The bearings 50 with the wheels 52 are rotatably about an X--X of the vehicle 42 so that the wheels 53 accurately follow the front wheels 52.

In FIG. 4 the vehicle 46 moves in direction of an arrow 54.

A terrain 55 is marked by a stage 56 with a triple prism 58 and a stage 57 with a triple prism 59 which are both perpendicularly located under the distance measuring device 43.

A supply container 60 is secured to the vehile 46 in connection with a receiver 62 via an endless belt 61. The supply container 60 pays out triple prism stages 56 at certain distances which are picked-up by the receiver 62 and transported via the endless belt 61 to the supply container 60.

The pay-out/pick-up frequency is controlled by a unit 63 and is adjustable in dependence on the rotations of the wheel 52. The vehicle 46 is provided with a drive system 64 producing a controlled speed.

A maneuver unit 65 serves to handle the vehicle in a terrain. Furthermore, a power supply 66 and a measuring value evaluation unit 67 are provided.

The pay-out/measuring/pick-up operation takes place while the vehicle moves at a moderate speed.

The measuring operation proper is performed in analogy to that described in connection with FIG. 3.

The invention is not restricted to the above embodiments. Thus, the triple reflectors 39, 38 and 58, 59 can be triple prisms. Furthermore, instead of the stages 56, 57 in combination with the triple reflectors 58, 59 an endless reflecting belt can be employed.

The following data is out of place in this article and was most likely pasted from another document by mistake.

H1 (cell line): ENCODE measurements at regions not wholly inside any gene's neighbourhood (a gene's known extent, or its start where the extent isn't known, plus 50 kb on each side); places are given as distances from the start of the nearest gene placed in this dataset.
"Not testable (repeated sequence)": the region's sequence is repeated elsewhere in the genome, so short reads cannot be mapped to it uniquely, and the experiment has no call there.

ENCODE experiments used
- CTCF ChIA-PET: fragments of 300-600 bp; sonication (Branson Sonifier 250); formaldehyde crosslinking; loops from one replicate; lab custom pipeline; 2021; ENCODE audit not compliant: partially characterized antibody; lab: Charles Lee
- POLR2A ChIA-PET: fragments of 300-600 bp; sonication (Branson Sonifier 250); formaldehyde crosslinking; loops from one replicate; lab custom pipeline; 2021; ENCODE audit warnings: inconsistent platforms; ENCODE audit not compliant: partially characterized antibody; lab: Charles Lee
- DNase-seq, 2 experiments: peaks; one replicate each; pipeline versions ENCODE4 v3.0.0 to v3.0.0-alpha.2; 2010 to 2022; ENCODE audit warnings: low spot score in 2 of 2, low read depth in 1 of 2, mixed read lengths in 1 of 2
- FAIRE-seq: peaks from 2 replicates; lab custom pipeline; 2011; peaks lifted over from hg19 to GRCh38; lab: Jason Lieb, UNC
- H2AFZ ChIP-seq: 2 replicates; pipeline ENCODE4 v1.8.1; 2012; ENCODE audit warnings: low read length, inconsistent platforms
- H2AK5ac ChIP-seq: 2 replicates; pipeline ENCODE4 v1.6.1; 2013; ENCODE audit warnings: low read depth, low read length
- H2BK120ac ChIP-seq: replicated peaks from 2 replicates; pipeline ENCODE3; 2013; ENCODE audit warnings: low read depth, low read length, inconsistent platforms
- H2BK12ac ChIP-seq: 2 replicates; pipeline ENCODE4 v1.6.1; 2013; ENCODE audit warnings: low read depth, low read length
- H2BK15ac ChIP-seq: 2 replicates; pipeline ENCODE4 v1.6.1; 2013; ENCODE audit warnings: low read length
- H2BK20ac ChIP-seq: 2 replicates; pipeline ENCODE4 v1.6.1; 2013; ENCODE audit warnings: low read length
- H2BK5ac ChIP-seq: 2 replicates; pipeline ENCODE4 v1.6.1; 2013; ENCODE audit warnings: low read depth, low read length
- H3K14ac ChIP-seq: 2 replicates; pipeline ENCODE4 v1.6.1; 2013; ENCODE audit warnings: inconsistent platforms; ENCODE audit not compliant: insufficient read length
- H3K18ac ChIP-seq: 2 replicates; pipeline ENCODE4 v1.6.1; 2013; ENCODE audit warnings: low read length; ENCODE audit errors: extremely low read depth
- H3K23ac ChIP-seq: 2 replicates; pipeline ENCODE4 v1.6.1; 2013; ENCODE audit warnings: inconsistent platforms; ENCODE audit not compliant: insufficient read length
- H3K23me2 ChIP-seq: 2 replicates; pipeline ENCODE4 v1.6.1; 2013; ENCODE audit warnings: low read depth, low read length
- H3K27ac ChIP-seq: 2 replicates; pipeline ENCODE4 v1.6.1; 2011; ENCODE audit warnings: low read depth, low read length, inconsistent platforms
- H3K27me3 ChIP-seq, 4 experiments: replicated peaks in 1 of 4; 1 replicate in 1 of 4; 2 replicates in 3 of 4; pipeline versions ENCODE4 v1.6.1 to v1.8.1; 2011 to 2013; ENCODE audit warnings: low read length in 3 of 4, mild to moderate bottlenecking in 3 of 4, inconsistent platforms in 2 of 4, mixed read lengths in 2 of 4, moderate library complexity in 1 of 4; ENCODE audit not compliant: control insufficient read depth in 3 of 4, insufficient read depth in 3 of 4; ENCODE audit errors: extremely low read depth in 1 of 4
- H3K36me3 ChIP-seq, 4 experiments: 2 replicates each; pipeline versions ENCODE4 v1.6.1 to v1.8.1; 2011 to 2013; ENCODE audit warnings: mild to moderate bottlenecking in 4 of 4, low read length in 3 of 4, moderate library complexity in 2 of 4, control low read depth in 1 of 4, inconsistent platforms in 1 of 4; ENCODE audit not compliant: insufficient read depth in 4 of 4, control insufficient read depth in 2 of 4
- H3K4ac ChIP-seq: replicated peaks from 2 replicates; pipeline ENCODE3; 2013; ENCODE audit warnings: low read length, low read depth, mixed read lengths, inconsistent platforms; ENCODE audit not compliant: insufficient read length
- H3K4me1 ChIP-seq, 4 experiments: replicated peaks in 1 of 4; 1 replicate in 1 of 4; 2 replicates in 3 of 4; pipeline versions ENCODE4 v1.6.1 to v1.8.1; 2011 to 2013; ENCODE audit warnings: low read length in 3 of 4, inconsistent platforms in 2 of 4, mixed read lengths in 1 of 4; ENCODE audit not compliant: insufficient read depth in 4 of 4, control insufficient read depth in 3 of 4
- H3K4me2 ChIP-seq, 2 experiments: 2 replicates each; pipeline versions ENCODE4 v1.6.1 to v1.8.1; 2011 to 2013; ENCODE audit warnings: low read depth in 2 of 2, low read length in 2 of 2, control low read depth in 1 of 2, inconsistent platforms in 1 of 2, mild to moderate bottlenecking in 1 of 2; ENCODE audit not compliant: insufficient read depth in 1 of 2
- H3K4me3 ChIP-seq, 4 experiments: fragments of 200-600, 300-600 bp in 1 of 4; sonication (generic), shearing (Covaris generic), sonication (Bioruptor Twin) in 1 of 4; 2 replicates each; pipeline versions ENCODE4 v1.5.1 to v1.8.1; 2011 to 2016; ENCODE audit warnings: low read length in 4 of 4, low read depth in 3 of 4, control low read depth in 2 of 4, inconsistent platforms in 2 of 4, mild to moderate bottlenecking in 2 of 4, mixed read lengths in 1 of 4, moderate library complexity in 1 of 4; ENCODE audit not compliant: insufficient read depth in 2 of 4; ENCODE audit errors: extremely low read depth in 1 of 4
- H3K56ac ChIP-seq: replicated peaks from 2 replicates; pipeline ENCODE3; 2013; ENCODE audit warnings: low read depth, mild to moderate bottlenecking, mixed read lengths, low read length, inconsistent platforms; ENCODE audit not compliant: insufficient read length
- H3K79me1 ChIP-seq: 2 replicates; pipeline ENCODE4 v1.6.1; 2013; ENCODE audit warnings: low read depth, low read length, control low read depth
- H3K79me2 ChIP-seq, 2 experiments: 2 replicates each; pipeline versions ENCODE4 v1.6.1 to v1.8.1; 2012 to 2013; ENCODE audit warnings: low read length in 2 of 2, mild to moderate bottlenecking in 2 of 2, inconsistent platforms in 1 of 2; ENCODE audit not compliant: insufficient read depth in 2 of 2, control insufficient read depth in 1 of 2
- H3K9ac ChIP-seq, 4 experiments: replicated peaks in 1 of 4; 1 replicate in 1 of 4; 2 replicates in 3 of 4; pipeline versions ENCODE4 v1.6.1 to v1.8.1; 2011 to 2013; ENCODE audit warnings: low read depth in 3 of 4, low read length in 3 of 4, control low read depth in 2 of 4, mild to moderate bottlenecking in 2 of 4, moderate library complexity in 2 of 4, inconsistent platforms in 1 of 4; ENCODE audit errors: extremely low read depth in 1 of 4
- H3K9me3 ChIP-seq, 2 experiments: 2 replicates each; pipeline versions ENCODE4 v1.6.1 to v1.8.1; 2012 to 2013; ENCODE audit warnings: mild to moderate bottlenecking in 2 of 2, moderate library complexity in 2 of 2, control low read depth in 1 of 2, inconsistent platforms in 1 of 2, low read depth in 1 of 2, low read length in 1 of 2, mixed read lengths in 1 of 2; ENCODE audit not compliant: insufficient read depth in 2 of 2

Patent Citations
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Referenced by
Citing PatentFiling datePublication dateApplicantTitle
US4593474 *Nov 5, 1984Jun 10, 1986Mayhew Thomas CSurvey vehicle
US4691446 *Sep 2, 1986Sep 8, 1987Ferranti PlcThree-dimensional position measuring apparatus
US4699186 *Feb 26, 1986Oct 13, 1987Collagen CorporationLaser fill-level indicator for blank syringes
US4803784 *Jun 8, 1987Feb 14, 1989Miller Donald PPortable stand for a surveyor's rod
US4836669 *Nov 16, 1987Jun 6, 1989Spectra-Physics, Inc.Apparatus and method for projection of reference planes of light
US4926561 *Dec 22, 1988May 22, 1990Miller Donald PTripod stand for a surveyor's rod
US5207002 *Mar 19, 1992May 4, 1993Humblet Steven VMethod and system for vehicle frame alignment
US5229828 *Apr 6, 1990Jul 20, 1993Geotronics AbArrangement for establishing or defining the position of a measuring point
US5606802 *Feb 22, 1995Mar 4, 1997Kabushiki Kaisha TopconLaser gradient setting device
US5839199 *Oct 9, 1996Nov 24, 1998Kabushiki Kaisha TopconLaser gradient setting device